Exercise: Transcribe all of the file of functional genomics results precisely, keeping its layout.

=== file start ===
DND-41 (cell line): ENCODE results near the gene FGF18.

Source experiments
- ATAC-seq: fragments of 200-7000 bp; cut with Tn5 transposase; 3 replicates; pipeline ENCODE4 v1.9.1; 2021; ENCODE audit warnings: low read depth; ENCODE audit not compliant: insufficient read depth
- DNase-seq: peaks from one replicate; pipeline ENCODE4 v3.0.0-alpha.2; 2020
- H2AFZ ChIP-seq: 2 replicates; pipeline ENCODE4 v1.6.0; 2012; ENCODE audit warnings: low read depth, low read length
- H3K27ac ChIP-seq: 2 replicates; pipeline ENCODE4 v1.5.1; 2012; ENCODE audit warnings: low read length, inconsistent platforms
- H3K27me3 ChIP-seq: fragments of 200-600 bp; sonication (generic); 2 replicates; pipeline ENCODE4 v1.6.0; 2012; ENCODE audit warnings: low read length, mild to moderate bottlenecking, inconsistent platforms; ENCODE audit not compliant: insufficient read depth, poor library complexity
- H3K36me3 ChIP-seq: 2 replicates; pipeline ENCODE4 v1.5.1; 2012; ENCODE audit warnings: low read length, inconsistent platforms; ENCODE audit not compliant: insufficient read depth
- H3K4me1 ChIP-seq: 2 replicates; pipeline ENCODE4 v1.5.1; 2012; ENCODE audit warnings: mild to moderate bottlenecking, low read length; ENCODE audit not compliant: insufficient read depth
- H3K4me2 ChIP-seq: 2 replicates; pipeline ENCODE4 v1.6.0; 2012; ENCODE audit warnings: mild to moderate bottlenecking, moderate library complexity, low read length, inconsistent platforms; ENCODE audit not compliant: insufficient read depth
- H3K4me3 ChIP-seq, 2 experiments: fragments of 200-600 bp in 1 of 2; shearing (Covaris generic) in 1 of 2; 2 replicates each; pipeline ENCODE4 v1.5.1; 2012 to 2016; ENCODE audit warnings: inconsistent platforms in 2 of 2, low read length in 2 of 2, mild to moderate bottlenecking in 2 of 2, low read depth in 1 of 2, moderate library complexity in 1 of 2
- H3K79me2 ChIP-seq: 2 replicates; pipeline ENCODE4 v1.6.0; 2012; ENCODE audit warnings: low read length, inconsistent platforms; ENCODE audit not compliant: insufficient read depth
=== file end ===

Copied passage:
DND-41 (cell line): ENCODE results near the gene FGF18.

Source experiments
- ATAC-seq: fragments of 200-7000 bp; cut with Tn5 transposase; 3 replicates; pipeline ENCODE4 v1.9.1; 2021; ENCODE audit warnings: low read depth; ENCODE audit not compliant: insufficient read depth
- DNase-seq: peaks from one replicate; pipeline ENCODE4 v3.0.0-alpha.2; 2020
- H2AFZ ChIP-seq: 2 replicates; pipeline ENCODE4 v1.6.0; 2012; ENCODE audit warnings: low read depth, low read length
- H3K27ac ChIP-seq: 2 replicates; pipeline ENCODE4 v1.5.1; 2012; ENCODE audit warnings: low read length, inconsistent platforms
- H3K27me3 ChIP-seq: fragments of 200-600 bp; sonication (generic); 2 replicates; pipeline ENCODE4 v1.6.0; 2012; ENCODE audit warnings: low read length, mild to moderate bottlenecking, inconsistent platforms; ENCODE audit not compliant: insufficient read depth, poor library complexity
- H3K36me3 ChIP-seq: 2 replicates; pipeline ENCODE4 v1.5.1; 2012; ENCODE audit warnings: low read length, inconsistent platforms; ENCODE audit not compliant: insufficient read depth
- H3K4me1 ChIP-seq: 2 replicates; pipeline ENCODE4 v1.5.1; 2012; ENCODE audit warnings: mild to moderate bottlenecking, low read length; ENCODE audit not compliant: insufficient read depth
- H3K4me2 ChIP-seq: 2 replicates; pipeline ENCODE4 v1.6.0; 2012; ENCODE audit warnings: mild to moderate bottlenecking, moderate library complexity, low read length, inconsistent platforms; ENCODE audit not compliant: insufficient read depth
- H3K4me3 ChIP-seq, 2 experiments: fragments of 200-600 bp in 1 of 2; shearing (Covaris generic) in 1 of 2; 2 replicates each; pipeline ENCODE4 v1.5.1; 2012 to 2016; ENCODE audit warnings: inconsistent platforms in 2 of 2, low read length in 2 of 2, mild to moderate bottlenecking in 2 of 2, low read depth in 1 of 2, moderate library complexity in 1 of 2
- H3K79me2 ChIP-seq: 2 replicates; pipeline ENCODE4 v1.6.0; 2012; ENCODE audit warnings: low read length, inconsistent platforms; ENCODE audit not compliant: insufficient read depth